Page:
Through a variety of painting techniques, Gerhard Richter explores many ways to depict the world. He studies the link between photography and painting by making abstract paintings and figurative canvases using photographs he has gathered.
Richter’s early paintings were influenced by pictures from magazines and newspaper clippings. Throughout the 1960s, Richter continued to work with discovered and media pictures, including military aircraft, people, and aerial shots. He reinterpreted family images he had stolen from East Germany, particularly those of his smiling, Nazi-clad uncle Rudi and his aunt Marianne, whose murder Richter later learned had occurred in a mental institution during the Third Reich. Such nuanced moments of social and personal history looked to crackle with static as a result of Richter’s quirky blurring technique, which removed the viewer from their subjects and sparked issues about whether painting might replace photography as a mode of record.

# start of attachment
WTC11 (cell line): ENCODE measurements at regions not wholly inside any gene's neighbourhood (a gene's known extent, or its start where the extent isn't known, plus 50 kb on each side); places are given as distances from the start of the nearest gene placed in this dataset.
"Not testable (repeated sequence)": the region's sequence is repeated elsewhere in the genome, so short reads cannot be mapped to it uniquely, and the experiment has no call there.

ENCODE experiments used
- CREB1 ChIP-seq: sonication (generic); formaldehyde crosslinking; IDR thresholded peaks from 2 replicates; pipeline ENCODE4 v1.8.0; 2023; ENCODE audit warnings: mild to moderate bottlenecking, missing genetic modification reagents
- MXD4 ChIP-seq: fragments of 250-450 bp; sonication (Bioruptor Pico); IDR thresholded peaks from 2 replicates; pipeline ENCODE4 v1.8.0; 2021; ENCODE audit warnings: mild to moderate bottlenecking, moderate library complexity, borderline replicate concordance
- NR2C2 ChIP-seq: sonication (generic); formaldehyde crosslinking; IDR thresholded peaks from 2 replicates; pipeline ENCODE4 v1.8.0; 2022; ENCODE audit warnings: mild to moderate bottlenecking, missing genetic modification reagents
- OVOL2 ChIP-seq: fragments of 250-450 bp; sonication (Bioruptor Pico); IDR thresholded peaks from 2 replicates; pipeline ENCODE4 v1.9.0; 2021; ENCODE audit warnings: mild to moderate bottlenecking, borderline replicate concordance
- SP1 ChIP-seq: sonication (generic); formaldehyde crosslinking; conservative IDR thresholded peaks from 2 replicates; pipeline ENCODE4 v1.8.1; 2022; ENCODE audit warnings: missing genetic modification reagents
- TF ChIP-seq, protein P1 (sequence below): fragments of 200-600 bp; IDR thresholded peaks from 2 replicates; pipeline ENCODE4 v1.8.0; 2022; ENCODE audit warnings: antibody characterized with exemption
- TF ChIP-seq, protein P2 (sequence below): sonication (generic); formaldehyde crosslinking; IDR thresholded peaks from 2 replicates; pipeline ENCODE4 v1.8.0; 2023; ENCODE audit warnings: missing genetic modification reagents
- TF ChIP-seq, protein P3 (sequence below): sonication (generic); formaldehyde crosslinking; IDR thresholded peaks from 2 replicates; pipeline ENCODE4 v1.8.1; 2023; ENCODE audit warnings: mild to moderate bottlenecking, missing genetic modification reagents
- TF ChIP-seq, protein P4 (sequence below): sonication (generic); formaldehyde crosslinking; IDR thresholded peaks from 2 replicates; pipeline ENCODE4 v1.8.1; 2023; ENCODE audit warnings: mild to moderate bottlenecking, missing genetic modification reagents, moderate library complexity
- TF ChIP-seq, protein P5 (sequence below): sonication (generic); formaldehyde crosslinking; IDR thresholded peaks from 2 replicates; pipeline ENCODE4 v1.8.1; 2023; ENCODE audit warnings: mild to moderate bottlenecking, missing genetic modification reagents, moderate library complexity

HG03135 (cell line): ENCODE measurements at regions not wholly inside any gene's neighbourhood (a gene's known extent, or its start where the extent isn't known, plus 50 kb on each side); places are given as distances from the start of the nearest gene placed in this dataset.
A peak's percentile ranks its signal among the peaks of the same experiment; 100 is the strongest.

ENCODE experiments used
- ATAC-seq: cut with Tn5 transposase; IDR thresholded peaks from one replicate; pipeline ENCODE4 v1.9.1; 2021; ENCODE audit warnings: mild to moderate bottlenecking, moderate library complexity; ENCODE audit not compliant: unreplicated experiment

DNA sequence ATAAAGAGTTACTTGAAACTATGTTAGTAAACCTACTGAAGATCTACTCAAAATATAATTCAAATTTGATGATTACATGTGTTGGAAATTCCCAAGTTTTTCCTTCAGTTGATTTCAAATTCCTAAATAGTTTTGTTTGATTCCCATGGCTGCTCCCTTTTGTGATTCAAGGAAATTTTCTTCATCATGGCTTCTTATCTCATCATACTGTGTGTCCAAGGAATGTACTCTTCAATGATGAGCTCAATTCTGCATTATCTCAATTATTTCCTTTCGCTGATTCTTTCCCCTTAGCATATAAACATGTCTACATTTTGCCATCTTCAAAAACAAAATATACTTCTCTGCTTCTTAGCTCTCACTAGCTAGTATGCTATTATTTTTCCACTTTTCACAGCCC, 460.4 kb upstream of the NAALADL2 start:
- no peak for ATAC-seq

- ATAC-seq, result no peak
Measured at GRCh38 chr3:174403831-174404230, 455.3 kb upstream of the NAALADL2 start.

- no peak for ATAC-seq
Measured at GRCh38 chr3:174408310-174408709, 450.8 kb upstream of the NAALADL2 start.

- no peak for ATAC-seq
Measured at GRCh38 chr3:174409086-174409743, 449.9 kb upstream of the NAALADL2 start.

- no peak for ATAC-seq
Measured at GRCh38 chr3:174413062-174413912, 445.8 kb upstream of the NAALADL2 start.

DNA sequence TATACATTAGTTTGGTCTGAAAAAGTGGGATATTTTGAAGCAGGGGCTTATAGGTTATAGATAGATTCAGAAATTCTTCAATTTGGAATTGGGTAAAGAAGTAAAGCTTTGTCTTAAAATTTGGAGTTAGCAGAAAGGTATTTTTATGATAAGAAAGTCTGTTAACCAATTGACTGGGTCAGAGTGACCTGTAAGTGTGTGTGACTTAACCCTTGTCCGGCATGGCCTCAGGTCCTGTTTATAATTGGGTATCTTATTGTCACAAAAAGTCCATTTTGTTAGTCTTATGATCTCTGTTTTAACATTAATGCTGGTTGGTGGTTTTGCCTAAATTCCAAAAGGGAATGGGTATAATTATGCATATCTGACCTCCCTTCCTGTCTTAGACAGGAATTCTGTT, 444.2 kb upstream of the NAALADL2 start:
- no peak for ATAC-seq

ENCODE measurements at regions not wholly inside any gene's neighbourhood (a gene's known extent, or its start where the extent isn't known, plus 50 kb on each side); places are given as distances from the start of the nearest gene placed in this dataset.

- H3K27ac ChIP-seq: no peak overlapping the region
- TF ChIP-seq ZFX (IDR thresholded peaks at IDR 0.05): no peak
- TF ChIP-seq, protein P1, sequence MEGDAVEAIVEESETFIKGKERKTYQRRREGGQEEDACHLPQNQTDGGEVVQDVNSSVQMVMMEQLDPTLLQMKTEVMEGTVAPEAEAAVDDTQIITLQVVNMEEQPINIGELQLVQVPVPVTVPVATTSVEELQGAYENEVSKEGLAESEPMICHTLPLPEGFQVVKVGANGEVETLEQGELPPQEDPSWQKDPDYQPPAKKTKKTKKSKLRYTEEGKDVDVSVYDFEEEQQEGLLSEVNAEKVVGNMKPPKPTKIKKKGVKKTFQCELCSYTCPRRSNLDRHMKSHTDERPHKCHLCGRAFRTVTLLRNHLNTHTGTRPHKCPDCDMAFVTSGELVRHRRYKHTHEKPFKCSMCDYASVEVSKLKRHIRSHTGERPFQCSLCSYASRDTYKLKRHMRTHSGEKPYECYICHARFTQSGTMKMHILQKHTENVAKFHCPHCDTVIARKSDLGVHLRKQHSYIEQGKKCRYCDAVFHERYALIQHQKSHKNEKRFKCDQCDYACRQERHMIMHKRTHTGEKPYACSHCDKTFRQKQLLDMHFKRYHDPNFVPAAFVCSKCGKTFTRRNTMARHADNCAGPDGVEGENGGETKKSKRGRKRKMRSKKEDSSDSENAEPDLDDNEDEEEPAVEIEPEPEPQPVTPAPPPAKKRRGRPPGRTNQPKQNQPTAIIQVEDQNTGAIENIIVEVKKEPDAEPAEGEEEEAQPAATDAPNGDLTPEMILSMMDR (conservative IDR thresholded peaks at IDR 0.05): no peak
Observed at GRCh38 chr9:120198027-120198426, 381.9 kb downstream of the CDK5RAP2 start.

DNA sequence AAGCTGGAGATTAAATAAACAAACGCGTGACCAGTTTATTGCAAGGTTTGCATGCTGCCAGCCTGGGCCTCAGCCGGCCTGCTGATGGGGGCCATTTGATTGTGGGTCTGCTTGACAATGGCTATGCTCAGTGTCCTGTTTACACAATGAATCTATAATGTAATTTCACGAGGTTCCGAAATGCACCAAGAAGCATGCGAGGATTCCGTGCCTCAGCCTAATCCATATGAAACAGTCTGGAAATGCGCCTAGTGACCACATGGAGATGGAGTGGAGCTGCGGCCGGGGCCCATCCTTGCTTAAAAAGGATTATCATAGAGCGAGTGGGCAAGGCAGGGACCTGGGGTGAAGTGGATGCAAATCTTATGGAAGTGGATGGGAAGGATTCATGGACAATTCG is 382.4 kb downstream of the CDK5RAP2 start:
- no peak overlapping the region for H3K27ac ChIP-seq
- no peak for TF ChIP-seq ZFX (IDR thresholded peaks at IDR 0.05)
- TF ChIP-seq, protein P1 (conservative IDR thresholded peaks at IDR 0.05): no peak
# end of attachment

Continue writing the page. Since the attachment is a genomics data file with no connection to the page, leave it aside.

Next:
Over the last 60 years, Richter has continued to explore the philosophical and formal resonance of photographic pictures addressing what may and cannot be depicted in his work.